Measuring Capacity to Consent to Research in Indian Schizophrenic Patients with Depressive Symptoms

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Authors : Melisa Pereira, Nilesh Shah, Avinash Desousa, Renita Bhamrah, Sridharan Kannan



Depressive symptoms are commonly observed in schizophrenia. Around one-fourth of patients with schizophrenia meet criteria for a depressive disorder at some point of time in their lives. Schizophrenia can lead to impaired decision-making capacity resulting from delusions, lack of insight, impaired memory and mental flexibility. Moreover, depression can negatively influence concentration and abstract reasoning abilities, and also can be linked to nihilism and a decreased concern for personal well-being. Evaluating decisional capacity involves determining whether or not a patient/subject is psychologically or legally competent of making adequate decisions about research activities. The MacArthur Competence Assessment Tool for Clinical Research (MacCAT-CR) is a semi-structured interview format most extensively utilized by researchers for assessing the decision-making capacity of potential research subjects. Although the tool has expanded its global presence, little is known about its application in Indian schizophrenic patients with depressive symptoms. Therefore, the present study was designed to measure the decisional capacity to consent to research in Indian schizophrenic patients with depressive symptoms.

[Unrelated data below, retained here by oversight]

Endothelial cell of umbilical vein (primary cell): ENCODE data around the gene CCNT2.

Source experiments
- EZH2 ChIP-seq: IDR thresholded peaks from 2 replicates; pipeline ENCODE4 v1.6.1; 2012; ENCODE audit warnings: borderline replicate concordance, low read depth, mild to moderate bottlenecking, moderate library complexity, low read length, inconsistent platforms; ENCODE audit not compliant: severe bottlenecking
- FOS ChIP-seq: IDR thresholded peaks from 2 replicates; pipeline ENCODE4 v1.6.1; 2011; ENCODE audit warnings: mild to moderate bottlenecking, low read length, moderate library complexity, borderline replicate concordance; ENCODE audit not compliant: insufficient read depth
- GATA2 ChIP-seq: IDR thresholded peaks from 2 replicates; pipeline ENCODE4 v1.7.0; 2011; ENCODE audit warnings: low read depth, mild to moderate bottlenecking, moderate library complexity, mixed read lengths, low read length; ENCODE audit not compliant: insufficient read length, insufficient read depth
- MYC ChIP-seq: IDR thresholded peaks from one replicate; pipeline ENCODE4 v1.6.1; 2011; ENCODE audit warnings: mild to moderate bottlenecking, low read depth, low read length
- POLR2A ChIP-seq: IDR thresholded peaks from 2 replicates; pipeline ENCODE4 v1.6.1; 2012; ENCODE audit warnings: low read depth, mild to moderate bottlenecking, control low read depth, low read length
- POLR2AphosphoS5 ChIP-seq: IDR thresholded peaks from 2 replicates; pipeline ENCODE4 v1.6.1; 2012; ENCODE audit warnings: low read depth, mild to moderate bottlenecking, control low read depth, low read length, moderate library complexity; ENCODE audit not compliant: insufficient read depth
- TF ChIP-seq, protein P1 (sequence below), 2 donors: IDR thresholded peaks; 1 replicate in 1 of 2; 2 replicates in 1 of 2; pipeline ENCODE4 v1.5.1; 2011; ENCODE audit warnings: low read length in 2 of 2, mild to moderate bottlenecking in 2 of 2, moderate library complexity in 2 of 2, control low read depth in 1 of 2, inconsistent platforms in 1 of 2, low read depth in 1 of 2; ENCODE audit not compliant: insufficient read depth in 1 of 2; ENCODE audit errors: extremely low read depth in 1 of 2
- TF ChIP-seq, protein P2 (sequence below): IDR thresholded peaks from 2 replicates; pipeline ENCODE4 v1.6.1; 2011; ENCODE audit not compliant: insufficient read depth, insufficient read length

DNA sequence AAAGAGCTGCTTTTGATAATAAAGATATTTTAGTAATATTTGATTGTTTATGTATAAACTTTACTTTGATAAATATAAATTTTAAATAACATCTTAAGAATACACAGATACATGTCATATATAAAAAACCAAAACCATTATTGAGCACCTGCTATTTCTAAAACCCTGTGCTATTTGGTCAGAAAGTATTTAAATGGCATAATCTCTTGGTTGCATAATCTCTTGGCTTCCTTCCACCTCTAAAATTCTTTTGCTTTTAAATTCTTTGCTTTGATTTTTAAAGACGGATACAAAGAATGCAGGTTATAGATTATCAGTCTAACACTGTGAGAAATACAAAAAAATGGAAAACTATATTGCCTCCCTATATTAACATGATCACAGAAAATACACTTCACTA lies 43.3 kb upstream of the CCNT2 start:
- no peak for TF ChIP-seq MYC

Hundred patients aged 18–65 years with DSM-IV-TR diagnoses of schizophrenia participated in this study. Of these, 50 patients had depressive symptoms as defined by a score of ≥ 7 on the Montgomery–Asberg Depression Rating Scale (MADRS). The patients were asked to pretend that they were potential candidates for a hypothetical trial involving an new antipsychotic drug, and their decisional capacity to consent to research was assessed using the MacCAT-CR.


The study results suggest that a majority of patients in both the schizophrenia and the schizophrenia with depressive symptoms groups demonstrated adequate understanding to consent to research. Schizophrenic patients with depressive symptoms showed weaker performance on all four abilities of decisional capacity in comparison to patients with schizophrenia, as measured by MacCAT-CR. This difference was statistically significant for ‘understanding’, ‘appreciation’ and ‘reasoning’ but not for ‘expression of choice’.


These preliminary findings are among the first to illustrate the decision-making capacity to consent to research in Indian schizophrenic patients with depressive symptoms. Future work calls for larger samples to provide valuable information in this area.


schizophrenia/depressive symptoms/decisional capacity/competence/consent


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